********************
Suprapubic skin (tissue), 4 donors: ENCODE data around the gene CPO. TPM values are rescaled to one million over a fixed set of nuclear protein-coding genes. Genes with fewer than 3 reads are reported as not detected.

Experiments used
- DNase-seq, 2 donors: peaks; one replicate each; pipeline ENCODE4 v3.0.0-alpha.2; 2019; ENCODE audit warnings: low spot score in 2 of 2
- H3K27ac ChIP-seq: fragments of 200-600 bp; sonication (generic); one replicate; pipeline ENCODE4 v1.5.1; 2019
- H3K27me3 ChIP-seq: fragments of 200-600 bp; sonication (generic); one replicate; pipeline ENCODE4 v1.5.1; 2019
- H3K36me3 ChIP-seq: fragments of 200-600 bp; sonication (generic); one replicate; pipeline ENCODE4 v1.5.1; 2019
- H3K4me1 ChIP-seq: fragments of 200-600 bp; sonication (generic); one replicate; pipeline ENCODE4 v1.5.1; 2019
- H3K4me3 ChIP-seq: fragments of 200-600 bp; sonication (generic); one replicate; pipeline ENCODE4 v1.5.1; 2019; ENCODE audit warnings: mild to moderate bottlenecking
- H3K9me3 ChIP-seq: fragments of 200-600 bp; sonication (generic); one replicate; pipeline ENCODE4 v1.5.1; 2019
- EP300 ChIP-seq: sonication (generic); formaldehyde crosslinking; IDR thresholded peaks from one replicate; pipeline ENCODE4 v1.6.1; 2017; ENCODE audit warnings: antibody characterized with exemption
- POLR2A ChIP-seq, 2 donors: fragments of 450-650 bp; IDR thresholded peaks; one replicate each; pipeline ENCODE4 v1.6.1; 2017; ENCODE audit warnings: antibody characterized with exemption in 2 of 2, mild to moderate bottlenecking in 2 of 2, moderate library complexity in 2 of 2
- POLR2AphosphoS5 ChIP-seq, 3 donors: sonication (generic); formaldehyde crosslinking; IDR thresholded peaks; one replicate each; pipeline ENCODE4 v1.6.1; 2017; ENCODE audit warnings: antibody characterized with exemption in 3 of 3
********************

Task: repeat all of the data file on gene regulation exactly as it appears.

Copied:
Suprapubic skin (tissue), 4 donors: ENCODE data around the gene CPO. TPM values are rescaled to one million over a fixed set of nuclear protein-coding genes. Genes with fewer than 3 reads are reported as not detected.

Experiments used
- DNase-seq, 2 donors: peaks; one replicate each; pipeline ENCODE4 v3.0.0-alpha.2; 2019; ENCODE audit warnings: low spot score in 2 of 2
- H3K27ac ChIP-seq: fragments of 200-600 bp; sonication (generic); one replicate; pipeline ENCODE4 v1.5.1; 2019
- H3K27me3 ChIP-seq: fragments of 200-600 bp; sonication (generic); one replicate; pipeline ENCODE4 v1.5.1; 2019
- H3K36me3 ChIP-seq: fragments of 200-600 bp; sonication (generic); one replicate; pipeline ENCODE4 v1.5.1; 2019
- H3K4me1 ChIP-seq: fragments of 200-600 bp; sonication (generic); one replicate; pipeline ENCODE4 v1.5.1; 2019
- H3K4me3 ChIP-seq: fragments of 200-600 bp; sonication (generic); one replicate; pipeline ENCODE4 v1.5.1; 2019; ENCODE audit warnings: mild to moderate bottlenecking
- H3K9me3 ChIP-seq: fragments of 200-600 bp; sonication (generic); one replicate; pipeline ENCODE4 v1.5.1; 2019
- EP300 ChIP-seq: sonication (generic); formaldehyde crosslinking; IDR thresholded peaks from one replicate; pipeline ENCODE4 v1.6.1; 2017; ENCODE audit warnings: antibody characterized with exemption
- POLR2A ChIP-seq, 2 donors: fragments of 450-650 bp; IDR thresholded peaks; one replicate each; pipeline ENCODE4 v1.6.1; 2017; ENCODE audit warnings: antibody characterized with exemption in 2 of 2, mild to moderate bottlenecking in 2 of 2, moderate library complexity in 2 of 2
- POLR2AphosphoS5 ChIP-seq, 3 donors: sonication (generic); formaldehyde crosslinking; IDR thresholded peaks; one replicate each; pipeline ENCODE4 v1.6.1; 2017; ENCODE audit warnings: antibody characterized with exemption in 3 of 3